Review: 2016 Volkswagen Caddy

Review: 2016 Volkswagen Caddy

Whether it’s due to the projected rise in tourism numbers,  the weakening rand, or the downgrading of sales figures for new cars by some manufacturers, it is interesting to note that two of the first launches for 2016 have involved commercial people-carriers. The arrival of Hyundai’s nine-seater H1 kicked off the new year, and recently we saw the launch of a new, extended range of the Volkswagen Caddy. Now into its fourth generation after its original launch in Europe back in 1980, the Caddy of today continues to improve on what has gone before, while at the same time remaining true to the original principles of the vehicle. As explained at a business presentation, “it’s about growing the range and entering new segments”.

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And about time too, because the third generation has been in production for 11 years, with total sales around the globe of 1.5 million units. New features and a more aggressive styling are perhaps the key ingredients of this updated model, and its looks have definitely moved away from a strictly — and rather boring — commercial application to a vehicle that will appeal to a wider cross-section of buyers. Although the basic platform remains the same for the Caddy, 70% of the vehicle is new.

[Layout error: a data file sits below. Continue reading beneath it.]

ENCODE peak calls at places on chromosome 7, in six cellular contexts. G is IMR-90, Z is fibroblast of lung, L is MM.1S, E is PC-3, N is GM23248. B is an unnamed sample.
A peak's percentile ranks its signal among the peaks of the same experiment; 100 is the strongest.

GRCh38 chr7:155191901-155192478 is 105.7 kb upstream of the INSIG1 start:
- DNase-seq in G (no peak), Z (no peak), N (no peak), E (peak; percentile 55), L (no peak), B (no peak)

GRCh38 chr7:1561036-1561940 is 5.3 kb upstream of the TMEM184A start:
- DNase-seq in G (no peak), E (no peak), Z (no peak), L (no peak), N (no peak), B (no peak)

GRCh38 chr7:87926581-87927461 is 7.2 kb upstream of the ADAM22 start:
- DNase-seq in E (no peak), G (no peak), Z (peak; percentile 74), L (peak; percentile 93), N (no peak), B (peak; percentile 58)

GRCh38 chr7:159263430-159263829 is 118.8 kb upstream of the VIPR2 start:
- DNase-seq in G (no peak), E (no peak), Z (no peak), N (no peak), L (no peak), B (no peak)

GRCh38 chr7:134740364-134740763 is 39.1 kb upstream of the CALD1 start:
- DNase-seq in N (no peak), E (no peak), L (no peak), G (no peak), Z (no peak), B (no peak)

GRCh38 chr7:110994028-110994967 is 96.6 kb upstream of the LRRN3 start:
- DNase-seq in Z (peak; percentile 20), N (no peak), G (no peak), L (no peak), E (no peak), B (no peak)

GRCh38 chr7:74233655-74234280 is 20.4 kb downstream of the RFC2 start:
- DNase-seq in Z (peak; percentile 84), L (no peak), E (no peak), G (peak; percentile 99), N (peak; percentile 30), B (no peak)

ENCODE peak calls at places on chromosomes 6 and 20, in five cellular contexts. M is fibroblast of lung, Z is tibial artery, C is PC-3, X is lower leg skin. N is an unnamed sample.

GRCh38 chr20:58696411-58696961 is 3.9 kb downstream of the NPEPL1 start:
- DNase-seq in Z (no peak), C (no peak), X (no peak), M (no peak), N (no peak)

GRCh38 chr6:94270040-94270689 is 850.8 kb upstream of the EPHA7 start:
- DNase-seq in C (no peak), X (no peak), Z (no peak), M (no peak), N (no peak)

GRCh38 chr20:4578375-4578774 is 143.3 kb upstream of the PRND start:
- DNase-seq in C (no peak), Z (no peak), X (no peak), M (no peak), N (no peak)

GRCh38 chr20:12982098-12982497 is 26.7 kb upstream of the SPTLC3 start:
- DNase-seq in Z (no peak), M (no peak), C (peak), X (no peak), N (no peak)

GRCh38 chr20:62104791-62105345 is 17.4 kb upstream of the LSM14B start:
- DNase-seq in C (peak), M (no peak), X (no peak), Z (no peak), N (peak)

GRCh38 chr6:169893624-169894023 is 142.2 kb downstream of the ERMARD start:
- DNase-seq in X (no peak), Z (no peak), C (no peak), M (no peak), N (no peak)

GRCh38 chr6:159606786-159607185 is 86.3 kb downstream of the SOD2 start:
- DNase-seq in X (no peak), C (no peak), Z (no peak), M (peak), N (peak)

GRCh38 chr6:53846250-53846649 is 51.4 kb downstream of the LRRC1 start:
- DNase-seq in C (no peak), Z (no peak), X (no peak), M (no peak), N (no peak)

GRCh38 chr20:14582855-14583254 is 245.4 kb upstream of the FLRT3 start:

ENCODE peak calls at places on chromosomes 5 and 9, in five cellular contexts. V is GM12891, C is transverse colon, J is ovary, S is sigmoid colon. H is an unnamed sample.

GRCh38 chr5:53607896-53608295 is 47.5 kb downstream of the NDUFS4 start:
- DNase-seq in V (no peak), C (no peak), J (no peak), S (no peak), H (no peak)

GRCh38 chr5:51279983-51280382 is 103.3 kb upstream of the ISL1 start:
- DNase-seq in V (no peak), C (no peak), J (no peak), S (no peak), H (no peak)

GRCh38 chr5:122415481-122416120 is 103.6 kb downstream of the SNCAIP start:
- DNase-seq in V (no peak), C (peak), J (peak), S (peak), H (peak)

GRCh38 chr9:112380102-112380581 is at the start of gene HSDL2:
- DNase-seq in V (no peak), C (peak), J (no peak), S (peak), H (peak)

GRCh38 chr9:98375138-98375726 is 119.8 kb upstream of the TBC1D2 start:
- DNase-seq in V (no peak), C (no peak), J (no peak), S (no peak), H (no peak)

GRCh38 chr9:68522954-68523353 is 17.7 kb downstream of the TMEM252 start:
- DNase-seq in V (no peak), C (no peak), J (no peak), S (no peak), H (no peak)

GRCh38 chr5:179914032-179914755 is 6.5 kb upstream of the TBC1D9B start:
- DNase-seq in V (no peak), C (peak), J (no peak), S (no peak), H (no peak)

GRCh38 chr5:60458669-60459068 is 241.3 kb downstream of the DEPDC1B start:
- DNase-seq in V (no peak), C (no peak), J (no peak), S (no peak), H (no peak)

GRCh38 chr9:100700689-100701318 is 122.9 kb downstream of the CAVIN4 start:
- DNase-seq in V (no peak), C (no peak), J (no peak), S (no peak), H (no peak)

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As already mentioned, the Caddy range has been extended to now include a Panel Van and Crew Bus — aimed at purely commercial customers — while the Trendline and Alltrack have been designed to find favour with private buyers. The Panel Van, Crew Bus and Trendline are available in either short or long wheel-base, and there is an option of three engines — one 1.6 MPI petrol and two 2.0 TDIs. The 1.6-litre engine with 81kW is only available with Panel Van and Crew Bus derivatives, while the 2.0 TDI engines, with power output ranging from 81kW to 103kW, are offered with Crew Bus, Trendline and Alltrack (previously the Cross Caddy) derivatives.

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The 1.6-litre and the 2.0 TDI which both put out 81kW, are available in combination with a five-speed manual transmission. The 2.0 TDI with 103kW is only available with the six- speed direct-shift gearbox (DSG) transmission. “Form with function” is probably not the most exciting label to carry, but has been an entirely fitting description of the Caddy. With this new generation, however, “flair” is a perfectly acceptable noun to use to characterise this car. The range is built at the company’s production facility in Poznan, Poland, with each model having a different focus and application. The Trendline is a comfortable seven-seater (this includes the driver) and will find particular favour with those looking for a true dual-purpose vehicle.